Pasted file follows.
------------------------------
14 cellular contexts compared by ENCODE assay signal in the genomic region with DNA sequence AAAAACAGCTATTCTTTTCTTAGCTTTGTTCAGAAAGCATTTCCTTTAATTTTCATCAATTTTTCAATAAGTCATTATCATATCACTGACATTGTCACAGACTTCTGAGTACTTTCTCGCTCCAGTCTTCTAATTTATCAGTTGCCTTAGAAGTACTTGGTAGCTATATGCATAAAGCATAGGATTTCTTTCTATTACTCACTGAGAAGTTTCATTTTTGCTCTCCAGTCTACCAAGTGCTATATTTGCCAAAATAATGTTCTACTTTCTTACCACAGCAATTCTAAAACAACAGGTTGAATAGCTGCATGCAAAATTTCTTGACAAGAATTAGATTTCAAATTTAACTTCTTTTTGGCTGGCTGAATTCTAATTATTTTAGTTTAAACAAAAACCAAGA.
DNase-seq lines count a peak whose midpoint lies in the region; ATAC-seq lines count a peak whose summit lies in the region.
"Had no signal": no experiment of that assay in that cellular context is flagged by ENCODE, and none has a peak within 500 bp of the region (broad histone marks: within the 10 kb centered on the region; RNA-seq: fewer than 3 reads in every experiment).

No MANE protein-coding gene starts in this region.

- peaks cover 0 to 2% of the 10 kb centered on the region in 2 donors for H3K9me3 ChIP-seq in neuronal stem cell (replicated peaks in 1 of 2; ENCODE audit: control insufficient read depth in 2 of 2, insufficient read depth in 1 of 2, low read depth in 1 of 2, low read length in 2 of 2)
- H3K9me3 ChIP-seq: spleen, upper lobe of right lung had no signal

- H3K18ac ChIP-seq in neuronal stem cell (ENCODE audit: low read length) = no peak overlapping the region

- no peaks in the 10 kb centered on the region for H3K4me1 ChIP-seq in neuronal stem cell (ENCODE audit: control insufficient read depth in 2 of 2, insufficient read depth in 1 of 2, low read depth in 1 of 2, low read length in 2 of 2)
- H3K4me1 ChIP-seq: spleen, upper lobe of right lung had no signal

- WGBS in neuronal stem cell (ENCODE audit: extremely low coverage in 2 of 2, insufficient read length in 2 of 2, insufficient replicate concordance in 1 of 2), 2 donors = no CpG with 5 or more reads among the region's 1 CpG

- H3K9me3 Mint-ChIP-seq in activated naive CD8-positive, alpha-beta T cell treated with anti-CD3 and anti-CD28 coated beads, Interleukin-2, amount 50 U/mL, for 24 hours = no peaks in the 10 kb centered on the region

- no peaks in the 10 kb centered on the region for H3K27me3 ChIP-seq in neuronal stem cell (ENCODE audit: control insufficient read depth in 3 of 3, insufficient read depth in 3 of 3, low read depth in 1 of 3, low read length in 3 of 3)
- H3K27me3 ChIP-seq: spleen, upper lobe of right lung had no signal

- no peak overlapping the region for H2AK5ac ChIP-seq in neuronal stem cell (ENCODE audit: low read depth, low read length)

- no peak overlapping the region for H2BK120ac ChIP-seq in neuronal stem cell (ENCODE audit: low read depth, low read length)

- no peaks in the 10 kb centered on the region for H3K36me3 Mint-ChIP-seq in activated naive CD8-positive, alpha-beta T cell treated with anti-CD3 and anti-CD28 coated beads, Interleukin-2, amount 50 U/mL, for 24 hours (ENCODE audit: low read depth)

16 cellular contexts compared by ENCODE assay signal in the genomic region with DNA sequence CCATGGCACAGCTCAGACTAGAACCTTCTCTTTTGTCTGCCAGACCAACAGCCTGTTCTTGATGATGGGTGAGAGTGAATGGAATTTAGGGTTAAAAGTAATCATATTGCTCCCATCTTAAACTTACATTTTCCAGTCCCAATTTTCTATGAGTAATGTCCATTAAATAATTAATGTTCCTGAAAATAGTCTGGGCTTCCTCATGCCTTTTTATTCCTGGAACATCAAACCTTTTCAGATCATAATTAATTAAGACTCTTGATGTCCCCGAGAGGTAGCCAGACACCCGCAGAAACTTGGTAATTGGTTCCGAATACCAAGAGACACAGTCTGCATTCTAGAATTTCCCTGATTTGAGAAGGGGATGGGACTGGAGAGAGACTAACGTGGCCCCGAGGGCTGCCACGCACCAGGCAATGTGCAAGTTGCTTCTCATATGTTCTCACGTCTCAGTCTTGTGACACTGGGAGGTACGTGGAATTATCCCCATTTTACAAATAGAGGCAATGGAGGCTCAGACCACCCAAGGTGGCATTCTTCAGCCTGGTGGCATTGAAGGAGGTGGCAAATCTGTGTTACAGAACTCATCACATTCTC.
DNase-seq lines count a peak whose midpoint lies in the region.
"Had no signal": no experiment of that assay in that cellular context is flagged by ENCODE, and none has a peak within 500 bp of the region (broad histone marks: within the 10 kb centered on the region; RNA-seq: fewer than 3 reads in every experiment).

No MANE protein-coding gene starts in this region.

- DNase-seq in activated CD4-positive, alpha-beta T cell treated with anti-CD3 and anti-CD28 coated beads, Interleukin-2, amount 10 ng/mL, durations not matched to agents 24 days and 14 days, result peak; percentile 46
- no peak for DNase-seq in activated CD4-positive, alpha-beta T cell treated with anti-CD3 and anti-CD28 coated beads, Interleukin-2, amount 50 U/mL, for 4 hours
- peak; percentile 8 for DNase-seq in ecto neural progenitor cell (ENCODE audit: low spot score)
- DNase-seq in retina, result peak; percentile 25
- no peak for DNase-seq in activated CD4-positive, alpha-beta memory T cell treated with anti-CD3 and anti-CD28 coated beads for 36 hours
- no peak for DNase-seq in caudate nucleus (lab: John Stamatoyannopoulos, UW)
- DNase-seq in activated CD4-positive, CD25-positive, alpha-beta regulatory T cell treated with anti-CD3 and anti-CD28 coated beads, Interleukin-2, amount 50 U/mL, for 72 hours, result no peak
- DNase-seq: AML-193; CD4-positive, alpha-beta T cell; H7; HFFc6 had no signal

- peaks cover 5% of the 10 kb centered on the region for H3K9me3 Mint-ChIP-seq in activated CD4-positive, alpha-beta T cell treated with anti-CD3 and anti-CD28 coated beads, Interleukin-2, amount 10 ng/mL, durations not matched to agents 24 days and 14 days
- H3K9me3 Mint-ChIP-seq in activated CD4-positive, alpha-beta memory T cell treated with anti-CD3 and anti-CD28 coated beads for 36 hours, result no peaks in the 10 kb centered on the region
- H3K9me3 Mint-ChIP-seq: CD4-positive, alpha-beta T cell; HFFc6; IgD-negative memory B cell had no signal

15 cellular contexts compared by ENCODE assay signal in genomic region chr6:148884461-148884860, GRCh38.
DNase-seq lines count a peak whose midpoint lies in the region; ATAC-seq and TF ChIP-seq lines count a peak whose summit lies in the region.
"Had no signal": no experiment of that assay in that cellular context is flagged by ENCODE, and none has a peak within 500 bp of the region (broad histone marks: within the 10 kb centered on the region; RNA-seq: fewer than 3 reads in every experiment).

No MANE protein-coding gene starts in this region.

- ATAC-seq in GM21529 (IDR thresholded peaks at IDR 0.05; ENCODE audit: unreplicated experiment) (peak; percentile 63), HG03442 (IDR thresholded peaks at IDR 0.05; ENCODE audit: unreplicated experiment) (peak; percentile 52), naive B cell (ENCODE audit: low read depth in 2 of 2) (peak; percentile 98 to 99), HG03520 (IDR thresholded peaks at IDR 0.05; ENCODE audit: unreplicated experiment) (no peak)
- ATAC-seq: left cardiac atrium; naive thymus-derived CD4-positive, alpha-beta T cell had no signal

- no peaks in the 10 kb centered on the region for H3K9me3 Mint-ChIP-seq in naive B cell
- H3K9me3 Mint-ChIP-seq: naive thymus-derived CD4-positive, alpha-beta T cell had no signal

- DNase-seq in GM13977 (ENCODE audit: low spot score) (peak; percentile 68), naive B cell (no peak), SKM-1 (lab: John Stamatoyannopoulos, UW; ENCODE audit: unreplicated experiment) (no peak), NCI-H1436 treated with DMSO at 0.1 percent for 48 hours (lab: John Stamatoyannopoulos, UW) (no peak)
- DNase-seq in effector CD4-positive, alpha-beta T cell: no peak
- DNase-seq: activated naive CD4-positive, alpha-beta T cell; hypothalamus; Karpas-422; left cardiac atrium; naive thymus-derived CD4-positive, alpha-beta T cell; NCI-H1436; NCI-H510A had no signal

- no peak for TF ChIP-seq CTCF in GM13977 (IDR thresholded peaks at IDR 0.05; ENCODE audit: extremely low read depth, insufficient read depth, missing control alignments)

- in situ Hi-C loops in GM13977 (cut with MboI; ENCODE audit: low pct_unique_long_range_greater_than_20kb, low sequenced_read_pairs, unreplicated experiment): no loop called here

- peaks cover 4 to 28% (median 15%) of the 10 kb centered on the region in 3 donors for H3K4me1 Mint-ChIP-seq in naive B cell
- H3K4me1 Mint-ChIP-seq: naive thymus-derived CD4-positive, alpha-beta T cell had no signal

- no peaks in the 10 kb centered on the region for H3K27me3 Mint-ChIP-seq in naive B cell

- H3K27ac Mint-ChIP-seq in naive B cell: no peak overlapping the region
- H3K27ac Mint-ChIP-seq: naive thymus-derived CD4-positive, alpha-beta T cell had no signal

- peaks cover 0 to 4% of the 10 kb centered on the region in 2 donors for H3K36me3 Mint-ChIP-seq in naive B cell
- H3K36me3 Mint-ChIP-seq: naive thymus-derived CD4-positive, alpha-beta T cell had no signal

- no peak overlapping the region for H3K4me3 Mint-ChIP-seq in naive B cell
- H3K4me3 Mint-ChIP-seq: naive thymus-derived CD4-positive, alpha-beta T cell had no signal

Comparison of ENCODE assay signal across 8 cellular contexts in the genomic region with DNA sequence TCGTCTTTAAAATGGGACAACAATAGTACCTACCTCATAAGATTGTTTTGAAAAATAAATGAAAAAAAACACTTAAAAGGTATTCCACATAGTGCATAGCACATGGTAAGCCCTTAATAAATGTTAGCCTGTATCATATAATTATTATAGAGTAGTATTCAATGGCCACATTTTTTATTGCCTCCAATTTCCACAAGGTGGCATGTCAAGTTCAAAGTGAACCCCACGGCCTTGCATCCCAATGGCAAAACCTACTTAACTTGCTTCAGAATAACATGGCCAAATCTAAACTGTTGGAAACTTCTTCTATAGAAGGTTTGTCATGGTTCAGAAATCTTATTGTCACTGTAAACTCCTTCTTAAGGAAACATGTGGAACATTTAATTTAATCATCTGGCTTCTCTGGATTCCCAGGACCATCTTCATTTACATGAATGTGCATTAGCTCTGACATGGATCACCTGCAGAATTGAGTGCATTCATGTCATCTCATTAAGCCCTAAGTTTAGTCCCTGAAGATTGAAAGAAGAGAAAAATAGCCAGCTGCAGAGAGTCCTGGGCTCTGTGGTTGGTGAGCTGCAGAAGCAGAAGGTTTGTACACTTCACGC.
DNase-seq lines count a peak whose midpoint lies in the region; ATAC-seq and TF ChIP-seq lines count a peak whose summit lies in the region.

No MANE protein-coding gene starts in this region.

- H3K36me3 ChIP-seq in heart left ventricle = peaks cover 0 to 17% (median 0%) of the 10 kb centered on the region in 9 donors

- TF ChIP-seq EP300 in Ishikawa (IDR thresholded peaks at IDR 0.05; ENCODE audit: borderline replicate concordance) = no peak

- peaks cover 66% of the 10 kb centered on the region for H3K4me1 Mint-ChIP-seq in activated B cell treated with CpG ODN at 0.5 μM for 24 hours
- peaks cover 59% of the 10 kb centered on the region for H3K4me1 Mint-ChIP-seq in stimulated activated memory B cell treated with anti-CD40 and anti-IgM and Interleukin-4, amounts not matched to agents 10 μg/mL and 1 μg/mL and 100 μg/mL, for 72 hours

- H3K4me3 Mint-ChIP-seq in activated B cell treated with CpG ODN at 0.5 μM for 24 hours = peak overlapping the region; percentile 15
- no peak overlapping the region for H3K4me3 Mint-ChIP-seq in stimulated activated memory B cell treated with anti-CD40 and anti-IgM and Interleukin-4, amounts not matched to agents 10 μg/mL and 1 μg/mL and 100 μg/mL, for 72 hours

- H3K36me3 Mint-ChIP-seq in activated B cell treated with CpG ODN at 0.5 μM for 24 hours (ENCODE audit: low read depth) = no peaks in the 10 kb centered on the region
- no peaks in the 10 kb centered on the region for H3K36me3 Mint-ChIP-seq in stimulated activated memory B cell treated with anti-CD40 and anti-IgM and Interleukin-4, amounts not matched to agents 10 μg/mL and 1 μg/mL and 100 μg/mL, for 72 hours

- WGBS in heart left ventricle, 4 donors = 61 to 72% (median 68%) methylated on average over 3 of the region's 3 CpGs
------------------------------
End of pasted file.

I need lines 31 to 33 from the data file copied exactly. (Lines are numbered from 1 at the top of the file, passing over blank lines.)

- H3K9me3 Mint-ChIP-seq: CD4-positive, alpha-beta T cell; HFFc6; IgD-negative memory B cell had no signal

15 cellular contexts compared by ENCODE assay signal in genomic region chr6:148884461-148884860, GRCh38.
DNase-seq lines count a peak whose midpoint lies in the region; ATAC-seq and TF ChIP-seq lines count a peak whose summit lies in the region.